Ecstatic audiences hungry for a juxtaposition of music cultures.

Brisbane Powerhouse
Saturday 16, 2015

I was entertained by both the performance and the audience’s reactions in Thum Prints – a concert that was a bold step towards integration between the often-times stifling classical concert culture with a dynamic contemporary beat-boxing context, featuring music by Australian composer Gordon Hamilton and beatboxer Tom Thum.

Both performances held at Brisbane Powerhouse were sold out – and it is little wonder. Tom Thum is a very well-known personality, with over 115,000 facebook likes, appearances on TED, Big Day Out, Melbourne International Arts Festival, Singapore Cultural Festival, Goodvibes, Edinburgh Fringe Festival – he is celebrated as a top beat-boxing talent. Gordon Hamilton is a highly acclaimed composer and conductor in Australia, conducting The Australian Voices, with international recognition for his compositions including by the Luxembourg Sinfonietta. Although Gordon’s general public profile may not be as magnanimous as that of Tom’s, there is no doubt that here was an exquisite match of talent and approaches to music. Coupled with the performance abilities of the Queensland Symphony Orchestra and the production capabilities available to the event from the Powerhouse, audiences were in for a treat.

When I heard of the collaboration, I immediately drew a comparison with British composer Anna Meredith and beatbox virtuoso Shlomo’s collaboration for Meredith’s Beatbox Concerto, premiered at London’s Queen Elizabeth Hall in February 2010, which was of a more classical concerto format. Thum Prints was divided into 11 smaller works bridged by comedic interludes – original compositions or arrangements of known works (such as Tchaikovsky’s Danse Russe from the Nutcracker) and works of Tom Thum’s own creation (Ratchet Face).

I felt there was a lost opportunity with the Tom Thum and Gordon Hamilton collaboration to present an extended concerto-like composition that would have had opportunity for extensive compositional exploration of Tom’s unique talents and Gordon’s compositional prowess. Although the comedic aspect of Thum Prints was pleasing to the audience, I found myself anxious for more music and serious explorations of extreme timbre capabilities possible within such a collaboration.

The high energy exuded by Tom thoroughly engaged the audience. His light-hearted comedy was very welcomed by the audience and neatly created introductory bridges between works. Referring to Charlie the Unicorn, some political jabs, and telling jokes using the orchestra wielding the conductor’s baton like Micky-Mouse in Fantasia. I’d loved to have heard more from Gordon, as he is also highly charismatic, though in a different way.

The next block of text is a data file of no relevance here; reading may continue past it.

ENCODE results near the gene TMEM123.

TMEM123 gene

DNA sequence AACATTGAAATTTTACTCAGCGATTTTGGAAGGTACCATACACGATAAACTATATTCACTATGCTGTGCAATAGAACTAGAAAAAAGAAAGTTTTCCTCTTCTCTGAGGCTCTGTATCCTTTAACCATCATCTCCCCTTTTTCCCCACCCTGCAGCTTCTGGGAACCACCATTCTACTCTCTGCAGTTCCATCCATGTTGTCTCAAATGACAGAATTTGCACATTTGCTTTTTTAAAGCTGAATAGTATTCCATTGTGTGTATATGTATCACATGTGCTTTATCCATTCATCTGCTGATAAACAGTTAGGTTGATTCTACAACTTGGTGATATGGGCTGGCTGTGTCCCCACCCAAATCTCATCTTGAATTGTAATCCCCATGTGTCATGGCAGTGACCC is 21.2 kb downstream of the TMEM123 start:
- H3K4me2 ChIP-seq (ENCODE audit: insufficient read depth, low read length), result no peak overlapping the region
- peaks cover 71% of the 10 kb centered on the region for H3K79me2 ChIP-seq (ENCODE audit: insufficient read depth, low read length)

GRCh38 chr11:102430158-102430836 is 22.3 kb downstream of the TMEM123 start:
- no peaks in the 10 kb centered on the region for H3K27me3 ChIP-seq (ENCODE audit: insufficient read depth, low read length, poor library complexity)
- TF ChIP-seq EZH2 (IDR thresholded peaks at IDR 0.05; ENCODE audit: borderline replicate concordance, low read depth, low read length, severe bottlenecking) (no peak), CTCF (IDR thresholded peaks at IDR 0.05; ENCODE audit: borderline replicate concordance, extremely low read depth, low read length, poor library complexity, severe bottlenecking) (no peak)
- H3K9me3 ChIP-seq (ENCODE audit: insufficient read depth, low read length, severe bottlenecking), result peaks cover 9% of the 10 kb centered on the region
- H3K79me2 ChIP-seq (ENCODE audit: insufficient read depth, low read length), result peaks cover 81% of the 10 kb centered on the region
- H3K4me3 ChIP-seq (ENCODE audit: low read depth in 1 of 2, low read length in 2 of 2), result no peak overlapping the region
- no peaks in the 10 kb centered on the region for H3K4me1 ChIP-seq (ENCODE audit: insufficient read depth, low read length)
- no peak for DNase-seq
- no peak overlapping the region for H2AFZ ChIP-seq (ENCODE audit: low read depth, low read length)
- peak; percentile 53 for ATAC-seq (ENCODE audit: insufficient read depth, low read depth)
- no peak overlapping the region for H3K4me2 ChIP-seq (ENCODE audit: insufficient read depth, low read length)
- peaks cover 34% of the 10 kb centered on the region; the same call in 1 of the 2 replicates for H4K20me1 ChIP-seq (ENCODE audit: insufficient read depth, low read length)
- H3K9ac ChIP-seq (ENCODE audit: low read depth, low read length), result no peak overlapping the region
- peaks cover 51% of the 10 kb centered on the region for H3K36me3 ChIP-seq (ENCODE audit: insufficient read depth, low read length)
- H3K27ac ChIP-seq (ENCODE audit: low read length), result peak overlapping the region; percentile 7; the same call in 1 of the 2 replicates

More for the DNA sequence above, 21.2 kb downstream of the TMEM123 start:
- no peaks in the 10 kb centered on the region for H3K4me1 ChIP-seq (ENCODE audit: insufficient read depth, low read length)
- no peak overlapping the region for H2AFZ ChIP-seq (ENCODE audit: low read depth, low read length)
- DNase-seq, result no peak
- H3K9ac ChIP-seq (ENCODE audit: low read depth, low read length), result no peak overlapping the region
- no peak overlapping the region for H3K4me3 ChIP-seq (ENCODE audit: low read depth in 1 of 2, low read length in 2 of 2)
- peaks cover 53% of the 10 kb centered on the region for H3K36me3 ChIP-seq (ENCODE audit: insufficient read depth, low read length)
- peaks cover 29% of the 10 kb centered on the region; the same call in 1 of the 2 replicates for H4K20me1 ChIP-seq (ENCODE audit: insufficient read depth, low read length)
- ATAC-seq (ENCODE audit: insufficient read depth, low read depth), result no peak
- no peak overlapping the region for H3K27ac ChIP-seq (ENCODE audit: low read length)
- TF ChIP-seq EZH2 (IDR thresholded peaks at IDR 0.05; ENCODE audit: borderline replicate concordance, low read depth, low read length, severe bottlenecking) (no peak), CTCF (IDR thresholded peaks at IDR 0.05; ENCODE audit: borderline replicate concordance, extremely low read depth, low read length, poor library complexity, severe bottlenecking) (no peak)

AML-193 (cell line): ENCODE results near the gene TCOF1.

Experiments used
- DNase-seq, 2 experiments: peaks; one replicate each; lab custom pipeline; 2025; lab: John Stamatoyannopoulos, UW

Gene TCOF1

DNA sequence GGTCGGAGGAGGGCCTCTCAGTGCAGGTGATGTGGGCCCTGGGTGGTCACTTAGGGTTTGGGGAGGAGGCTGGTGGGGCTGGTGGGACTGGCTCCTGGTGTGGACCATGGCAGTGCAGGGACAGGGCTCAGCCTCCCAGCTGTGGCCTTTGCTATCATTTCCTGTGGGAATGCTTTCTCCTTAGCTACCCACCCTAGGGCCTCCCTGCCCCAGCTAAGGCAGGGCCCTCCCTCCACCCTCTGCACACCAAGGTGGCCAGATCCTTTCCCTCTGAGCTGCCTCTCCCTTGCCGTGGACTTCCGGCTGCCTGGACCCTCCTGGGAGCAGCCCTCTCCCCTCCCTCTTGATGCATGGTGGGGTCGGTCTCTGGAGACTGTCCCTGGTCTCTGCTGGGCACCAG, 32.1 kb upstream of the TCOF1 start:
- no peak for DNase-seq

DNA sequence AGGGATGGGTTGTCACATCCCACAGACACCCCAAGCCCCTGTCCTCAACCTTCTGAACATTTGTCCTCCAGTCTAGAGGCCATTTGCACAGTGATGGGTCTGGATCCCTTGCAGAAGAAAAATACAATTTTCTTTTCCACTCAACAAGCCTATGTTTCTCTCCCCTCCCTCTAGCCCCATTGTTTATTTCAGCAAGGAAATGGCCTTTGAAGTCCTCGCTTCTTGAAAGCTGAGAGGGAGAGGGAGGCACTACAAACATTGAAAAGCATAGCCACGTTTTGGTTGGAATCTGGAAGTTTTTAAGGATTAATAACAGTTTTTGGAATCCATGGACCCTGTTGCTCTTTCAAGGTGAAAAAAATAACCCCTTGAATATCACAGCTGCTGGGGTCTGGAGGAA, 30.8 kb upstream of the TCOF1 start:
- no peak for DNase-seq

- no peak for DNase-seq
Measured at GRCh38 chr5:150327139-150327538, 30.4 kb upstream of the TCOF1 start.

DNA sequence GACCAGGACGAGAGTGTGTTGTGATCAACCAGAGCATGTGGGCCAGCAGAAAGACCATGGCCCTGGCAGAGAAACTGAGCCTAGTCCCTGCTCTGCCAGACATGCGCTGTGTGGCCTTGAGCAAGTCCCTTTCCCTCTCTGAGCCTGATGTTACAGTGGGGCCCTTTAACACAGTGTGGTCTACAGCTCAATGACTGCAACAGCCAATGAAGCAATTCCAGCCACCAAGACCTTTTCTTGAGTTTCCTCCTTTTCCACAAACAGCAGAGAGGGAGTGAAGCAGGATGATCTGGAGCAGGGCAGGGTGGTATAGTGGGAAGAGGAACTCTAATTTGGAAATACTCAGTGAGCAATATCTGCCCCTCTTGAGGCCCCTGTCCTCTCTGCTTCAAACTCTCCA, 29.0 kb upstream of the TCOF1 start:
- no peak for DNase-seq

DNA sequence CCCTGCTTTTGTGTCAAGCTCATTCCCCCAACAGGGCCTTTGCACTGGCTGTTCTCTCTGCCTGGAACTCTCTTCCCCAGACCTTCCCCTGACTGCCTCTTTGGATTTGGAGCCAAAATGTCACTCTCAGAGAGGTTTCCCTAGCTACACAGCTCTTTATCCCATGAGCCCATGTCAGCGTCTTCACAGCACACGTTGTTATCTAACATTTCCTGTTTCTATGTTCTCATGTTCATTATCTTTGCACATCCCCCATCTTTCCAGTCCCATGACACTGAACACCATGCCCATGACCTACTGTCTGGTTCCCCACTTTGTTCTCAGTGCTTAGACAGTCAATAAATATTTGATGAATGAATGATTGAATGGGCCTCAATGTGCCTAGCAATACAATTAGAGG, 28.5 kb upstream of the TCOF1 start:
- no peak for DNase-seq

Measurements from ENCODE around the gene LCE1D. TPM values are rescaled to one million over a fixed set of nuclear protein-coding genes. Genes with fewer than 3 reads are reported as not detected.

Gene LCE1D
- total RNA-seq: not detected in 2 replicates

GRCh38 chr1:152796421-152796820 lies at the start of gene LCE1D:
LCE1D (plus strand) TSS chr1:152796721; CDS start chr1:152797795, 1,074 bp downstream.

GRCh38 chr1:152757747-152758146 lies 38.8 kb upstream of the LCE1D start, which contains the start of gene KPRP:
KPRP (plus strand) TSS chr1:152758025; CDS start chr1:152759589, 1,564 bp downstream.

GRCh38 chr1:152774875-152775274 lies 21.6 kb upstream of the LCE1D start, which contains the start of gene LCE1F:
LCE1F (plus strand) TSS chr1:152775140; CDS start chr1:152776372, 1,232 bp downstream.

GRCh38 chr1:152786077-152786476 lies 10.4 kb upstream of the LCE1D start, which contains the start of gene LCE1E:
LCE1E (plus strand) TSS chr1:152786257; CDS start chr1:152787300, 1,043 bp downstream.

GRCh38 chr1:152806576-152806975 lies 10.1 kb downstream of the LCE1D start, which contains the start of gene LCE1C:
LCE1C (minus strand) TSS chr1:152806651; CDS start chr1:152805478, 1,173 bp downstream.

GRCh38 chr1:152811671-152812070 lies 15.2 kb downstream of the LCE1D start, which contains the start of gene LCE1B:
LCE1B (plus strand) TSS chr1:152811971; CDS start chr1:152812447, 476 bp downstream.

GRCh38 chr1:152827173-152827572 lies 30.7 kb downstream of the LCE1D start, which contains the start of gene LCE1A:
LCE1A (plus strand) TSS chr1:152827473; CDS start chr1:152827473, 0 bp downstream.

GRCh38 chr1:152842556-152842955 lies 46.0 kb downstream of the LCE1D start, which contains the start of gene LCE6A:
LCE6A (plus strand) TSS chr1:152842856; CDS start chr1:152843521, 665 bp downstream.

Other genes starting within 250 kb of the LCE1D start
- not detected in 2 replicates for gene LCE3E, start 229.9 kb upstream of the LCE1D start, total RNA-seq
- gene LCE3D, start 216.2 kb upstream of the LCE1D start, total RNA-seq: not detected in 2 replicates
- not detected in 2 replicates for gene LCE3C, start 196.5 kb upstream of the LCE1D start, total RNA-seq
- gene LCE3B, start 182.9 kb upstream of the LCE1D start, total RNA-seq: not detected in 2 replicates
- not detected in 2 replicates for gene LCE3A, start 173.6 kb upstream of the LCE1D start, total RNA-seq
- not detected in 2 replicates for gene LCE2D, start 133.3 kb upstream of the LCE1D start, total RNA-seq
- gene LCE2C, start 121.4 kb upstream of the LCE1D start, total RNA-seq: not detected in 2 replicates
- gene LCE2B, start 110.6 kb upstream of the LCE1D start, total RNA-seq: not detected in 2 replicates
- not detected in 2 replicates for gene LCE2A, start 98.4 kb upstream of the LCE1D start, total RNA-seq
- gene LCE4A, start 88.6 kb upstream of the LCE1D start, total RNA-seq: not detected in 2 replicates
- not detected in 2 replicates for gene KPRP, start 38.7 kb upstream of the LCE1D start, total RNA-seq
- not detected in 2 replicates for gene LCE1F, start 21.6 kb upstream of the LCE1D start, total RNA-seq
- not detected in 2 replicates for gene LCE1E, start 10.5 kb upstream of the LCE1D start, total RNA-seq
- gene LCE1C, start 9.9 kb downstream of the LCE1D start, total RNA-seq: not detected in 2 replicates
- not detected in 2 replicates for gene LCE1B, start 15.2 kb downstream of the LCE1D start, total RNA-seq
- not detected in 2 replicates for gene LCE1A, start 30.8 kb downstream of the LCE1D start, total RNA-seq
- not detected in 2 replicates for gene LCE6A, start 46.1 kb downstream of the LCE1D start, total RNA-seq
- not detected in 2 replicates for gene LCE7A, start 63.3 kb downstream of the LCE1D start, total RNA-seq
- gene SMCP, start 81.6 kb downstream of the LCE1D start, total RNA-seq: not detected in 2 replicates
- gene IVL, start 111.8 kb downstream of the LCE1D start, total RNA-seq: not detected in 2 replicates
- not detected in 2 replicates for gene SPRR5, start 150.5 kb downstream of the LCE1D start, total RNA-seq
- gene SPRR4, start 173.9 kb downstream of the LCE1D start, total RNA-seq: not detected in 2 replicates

There was a lot of a ‘big band’ jazz feel to the works. A highlight for me was the third piece – Junk Mosaic where interesting timbres were explored and went beyond usual beat-box performance. Although Tom confessed to not understanding what he referred to as the jumble of dots and lines that is music (he had a cue sheet written in language), his musicality and precision allowed for a high degree of compositional interest in Gordon’s work. Triple Cadenza was also great for me – I particularly enjoyed Gordon’s trumpet writing and its performance by Sarah Butler.

I found the audiences reactions interesting – counter tenors sing in falsetto as their modis-operandi but  when Tom Thum did it (even as a serious compositional device) it was considered hilarious – perhaps it was intended as send-up – he could execute beautiful lyricism in that range and I’d enjoyed further exploration of his capabilities here in a more serious context.

There were moments of Tom showing off his prowess to the audience – and the audience loved it – leaving the orchestra and Gordon in the dark, or indeed, using them as fodder for jokes and send-up. Why this was part of the event, and the tables not turned to give the spot light to the orchestra and Gordon, I’m not sure.

Bar far, the best work of the program for me was the final work; Ratchet Face. It was an arrangement by Gordon of a pre-existing work that Tom Thum had composed. The arrangement hit the right mark. It used live sampling and looping, full orchestra – a real integration.

In all, I enjoyed myself, and was left wanting more. I hope the collaboration continues to further explorations of abilities and Gordon has opportunity in future to let loose in the context of an extended work.

Read our new magazine online